From the Field: Ranger Zali from the Australian Dingo Foundation

From the Field: Headquarters speaks to real-life Rangers working to save ANiMOZ species like iNGO the Dingo!

In our From the Field series, we talk to people working across Australia to save the many animals you know from the World of ANiMOZ. Today, we hear from Ranger Zali from the Australian Dingo Foundation!

 

Ranger Zali is a volunteer with the Dingo Discovery Sanctuary and Research Centre in Victoria. After visiting the sanctuary for the first time without knowing much about the species, Zali left “entirely awe-inspired by our apex predator.”

She says she signed up immediately back in 2017:

“It has taken over my life in the best way possible. I realised that a lot is needed to be done to better protect the dingo. And the best place to start is getting the word out.”

She says that although lots of people have a negative view on iNGO, it is “purely due to a lack of understanding about this beautiful animal.”

“Lots of cool science about dingoes is emerging. We are starting to get a better picture about their role in the environment and how we can live with wildlife, rather than destroy it,” says Ranger Zali.

“Education and research is so important to effectively protect wildlife.”

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Image of iNGO: Australian Dingo Foundation (dingofoundation.org)

Why is the dingo important for the Australian ecosystem?

“Just like lions and wolves in other countries, dingoes are Australia’s apex land predator! This means they have a very important job to regulate a healthy environment. The circle of life.”

Zali says dingoes play their part in a healthy ecosystem by:

  1. controlling introduced animals such as rabbits, foxes and feral cats
  2. Maintaining healthy populations of herbivores (our plant eating animals). This way, there is enough food and habitat for everyone.

“Here in Australia, we have very unique wildlife. Our animals are quite small and tough, to suit Australia’s harsh conditions. This is why our dingo is smaller than other top predators in other countries, with adult dingoes weighing only around 18kg.

Dingoes are not just ‘wild dogs’. They are a seperate species to our domesticated dogs, and are very important as our only top order land predator.

“They are genetically, physically and behaviourally very different to domestic dogs.”

 

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What are some interesting adaptations of the dingo?

In ANiMOZ, iNGO has the Superpowers of Stamina and Family (read more about those at this link).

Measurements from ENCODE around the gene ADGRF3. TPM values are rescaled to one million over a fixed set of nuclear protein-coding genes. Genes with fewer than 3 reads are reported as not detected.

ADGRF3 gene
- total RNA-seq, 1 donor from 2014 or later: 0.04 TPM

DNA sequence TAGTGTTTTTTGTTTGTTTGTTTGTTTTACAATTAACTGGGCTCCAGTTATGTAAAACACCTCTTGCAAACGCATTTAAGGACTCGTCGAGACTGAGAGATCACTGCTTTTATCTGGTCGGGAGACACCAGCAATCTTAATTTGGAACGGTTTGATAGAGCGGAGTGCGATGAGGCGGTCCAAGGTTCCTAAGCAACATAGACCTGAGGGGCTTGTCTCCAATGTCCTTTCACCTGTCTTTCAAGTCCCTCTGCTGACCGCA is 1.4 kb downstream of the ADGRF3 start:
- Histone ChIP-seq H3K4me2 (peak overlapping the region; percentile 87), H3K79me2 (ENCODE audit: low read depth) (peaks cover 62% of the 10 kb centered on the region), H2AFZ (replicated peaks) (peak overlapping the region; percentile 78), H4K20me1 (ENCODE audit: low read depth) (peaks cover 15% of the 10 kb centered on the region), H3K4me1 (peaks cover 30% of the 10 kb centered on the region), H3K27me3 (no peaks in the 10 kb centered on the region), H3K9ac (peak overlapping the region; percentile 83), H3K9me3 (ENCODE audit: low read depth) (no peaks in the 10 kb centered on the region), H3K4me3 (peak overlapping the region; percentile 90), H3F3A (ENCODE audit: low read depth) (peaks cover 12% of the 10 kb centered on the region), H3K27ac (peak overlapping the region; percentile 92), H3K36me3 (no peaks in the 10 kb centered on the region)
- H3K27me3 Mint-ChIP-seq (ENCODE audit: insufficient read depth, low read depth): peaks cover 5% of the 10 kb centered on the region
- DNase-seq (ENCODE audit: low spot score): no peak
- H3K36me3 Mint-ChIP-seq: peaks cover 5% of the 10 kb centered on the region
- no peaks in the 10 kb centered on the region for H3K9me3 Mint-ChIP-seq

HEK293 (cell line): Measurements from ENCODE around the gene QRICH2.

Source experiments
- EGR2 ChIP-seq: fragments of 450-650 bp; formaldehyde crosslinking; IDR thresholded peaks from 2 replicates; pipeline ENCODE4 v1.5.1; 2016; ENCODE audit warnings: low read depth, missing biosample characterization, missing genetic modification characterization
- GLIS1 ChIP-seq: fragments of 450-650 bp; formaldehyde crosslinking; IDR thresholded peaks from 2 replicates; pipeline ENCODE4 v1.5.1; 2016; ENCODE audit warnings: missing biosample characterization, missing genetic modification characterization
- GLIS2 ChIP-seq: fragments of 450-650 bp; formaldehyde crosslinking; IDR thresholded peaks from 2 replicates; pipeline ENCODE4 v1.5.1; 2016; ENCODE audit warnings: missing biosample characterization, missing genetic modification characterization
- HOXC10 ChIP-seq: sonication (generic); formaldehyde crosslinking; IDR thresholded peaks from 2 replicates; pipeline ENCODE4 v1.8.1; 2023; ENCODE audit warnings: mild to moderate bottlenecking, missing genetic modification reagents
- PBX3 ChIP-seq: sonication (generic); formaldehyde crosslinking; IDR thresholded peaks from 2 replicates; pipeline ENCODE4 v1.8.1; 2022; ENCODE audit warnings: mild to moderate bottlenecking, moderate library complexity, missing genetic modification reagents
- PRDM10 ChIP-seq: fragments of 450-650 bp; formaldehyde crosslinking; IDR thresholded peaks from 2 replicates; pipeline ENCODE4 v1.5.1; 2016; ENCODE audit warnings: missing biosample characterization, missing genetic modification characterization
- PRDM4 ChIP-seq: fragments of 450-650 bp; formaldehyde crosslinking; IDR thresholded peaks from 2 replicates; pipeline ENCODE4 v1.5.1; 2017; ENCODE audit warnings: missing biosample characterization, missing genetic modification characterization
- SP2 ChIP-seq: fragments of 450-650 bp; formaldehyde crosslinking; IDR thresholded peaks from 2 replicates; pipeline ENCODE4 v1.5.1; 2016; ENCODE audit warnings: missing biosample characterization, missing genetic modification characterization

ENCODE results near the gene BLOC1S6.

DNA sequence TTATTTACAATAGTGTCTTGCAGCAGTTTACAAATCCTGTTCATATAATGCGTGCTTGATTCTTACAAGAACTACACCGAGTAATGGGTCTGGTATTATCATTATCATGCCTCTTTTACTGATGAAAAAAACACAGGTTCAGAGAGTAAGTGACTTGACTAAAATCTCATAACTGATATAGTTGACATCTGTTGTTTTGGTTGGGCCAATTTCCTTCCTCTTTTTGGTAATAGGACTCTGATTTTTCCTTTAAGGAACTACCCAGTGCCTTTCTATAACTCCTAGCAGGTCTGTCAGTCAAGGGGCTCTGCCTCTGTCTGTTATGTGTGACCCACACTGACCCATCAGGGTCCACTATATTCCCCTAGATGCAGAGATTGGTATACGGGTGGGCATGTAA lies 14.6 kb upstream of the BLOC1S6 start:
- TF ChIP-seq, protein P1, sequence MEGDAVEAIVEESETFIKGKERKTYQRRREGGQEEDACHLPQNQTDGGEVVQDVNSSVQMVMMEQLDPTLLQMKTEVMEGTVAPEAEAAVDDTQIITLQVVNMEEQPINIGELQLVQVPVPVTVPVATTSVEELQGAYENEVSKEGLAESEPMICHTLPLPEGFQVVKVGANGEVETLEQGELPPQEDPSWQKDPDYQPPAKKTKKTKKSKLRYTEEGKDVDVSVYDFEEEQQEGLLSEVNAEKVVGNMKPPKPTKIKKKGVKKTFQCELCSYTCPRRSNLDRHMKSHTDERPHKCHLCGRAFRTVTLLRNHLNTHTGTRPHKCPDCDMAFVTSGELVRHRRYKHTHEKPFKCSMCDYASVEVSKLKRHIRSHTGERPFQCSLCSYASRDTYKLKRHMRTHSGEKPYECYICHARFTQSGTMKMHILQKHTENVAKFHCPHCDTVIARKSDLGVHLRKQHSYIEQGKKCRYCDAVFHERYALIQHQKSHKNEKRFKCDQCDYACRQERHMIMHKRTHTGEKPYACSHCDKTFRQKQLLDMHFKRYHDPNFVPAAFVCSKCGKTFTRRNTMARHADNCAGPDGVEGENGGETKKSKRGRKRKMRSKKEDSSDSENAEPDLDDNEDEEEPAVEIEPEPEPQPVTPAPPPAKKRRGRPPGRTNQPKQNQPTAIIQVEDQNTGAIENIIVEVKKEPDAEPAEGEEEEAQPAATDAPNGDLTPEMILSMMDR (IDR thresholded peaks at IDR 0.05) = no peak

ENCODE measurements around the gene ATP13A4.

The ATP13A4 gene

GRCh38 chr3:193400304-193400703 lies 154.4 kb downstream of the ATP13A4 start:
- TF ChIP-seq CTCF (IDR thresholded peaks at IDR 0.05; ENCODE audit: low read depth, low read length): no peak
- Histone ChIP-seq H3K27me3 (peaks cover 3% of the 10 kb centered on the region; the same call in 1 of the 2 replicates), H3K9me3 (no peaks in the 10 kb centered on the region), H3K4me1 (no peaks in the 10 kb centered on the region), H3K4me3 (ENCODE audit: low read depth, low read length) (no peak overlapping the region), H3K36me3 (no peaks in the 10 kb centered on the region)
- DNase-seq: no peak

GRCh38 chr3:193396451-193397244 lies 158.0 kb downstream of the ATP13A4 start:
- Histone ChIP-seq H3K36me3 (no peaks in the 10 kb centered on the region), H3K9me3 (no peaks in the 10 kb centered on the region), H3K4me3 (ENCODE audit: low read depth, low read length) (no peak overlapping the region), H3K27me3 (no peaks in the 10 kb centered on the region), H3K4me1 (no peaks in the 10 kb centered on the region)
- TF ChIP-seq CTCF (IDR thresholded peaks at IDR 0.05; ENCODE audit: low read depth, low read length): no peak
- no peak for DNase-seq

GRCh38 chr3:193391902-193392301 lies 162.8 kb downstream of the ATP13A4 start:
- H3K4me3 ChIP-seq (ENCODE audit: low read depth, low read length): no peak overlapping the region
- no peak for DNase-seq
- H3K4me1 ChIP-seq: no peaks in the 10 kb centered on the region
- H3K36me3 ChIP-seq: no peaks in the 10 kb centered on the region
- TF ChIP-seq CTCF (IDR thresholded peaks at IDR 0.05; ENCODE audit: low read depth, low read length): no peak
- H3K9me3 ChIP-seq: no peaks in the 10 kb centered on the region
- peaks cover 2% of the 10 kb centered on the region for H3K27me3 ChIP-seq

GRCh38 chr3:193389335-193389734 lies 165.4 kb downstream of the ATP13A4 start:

But Ranger Zali highlights lots of other important behavioural adaptations of the dingo, some of which could count as other powers like built-in blankets, and rock-climbing abilities:

  • Dingoes behave a lot more like cats than dogs. They are smart, efficient hunters, and also quite lazy
  • Dingoes are monogamous! This means that they have one mate for life. They also have equal parental care, which means that dad has to help out with raising the cubs too!
  • Dingoes are usually found in a family group or simply a male and female pair. They have very particular social structures, and are very territorial. Males are usually not allowed to stay with the parents after 1 year
  • Dingoes look different depending on where in Australia they are! There are 3 main ecotypes:
  1. Alpine Dingoes in the East. These Dingoes have a thick coat, and very fluffy tail that they can use as a blanket.
  2. Desert or Inland Dingoes across the centre and west of Australia. This ecotype has long legs, and are great at chasing prey over longer distances. They can even reach up to 70km/hour!
  3. Tropical Dingoes in the North West. These Dingoes are incredible at climbing cliffs and rocky outcrops.
  • Dingoes have incredible senses. They have a strong sense of smell, refined hearing and slightly offset eyes which allow for a wider range of vision. As well as this Dingoes actually use their whiskers to find insects, by sensing their vibrations
  • Most of the ‘wild dogs’ across Australia are actually dingoes! This means that crossbreeding between dogs and dingoes is not as common as once thought. This is likely because of their strict social structures, and their unique adaptations to survive Australia’s harsh conditions.

What can I do to support dingo conservation?

Sadly, Ranger Zali says that iNGO the dingo continues to be persecuted across Australia – one of the dangers that animals have to overcome in Ultimate Ranger.

“Their biggest threat is people. It is legal to kill dingoes on private land in Australia. Within National Parks and on private land, dingoes are killed by 1080 poison and wild dog control efforts.

But this can change! You can help save the dingo!

  • Spread the word: education and passion goes a long way in environmental conservation!
  • Support the efforts of the Australian Dingo Foundation, a non-profit organisation that is run by volunteers. Their aims are non-invasive research, education and preservation of the dingo.
  • Sign petitions
  • Write to your local politician
  • Take some time to learn about the dingo and our incredible wildlife in general!

 

Thanks so much to Ranger Zali from the Australian Dingo Foundation!
Learn more about their work: Australian Dingo Foundation
Follow the Foundation on social media: Facebook | Instagram
Follow Ranger Zali on Instagram here!

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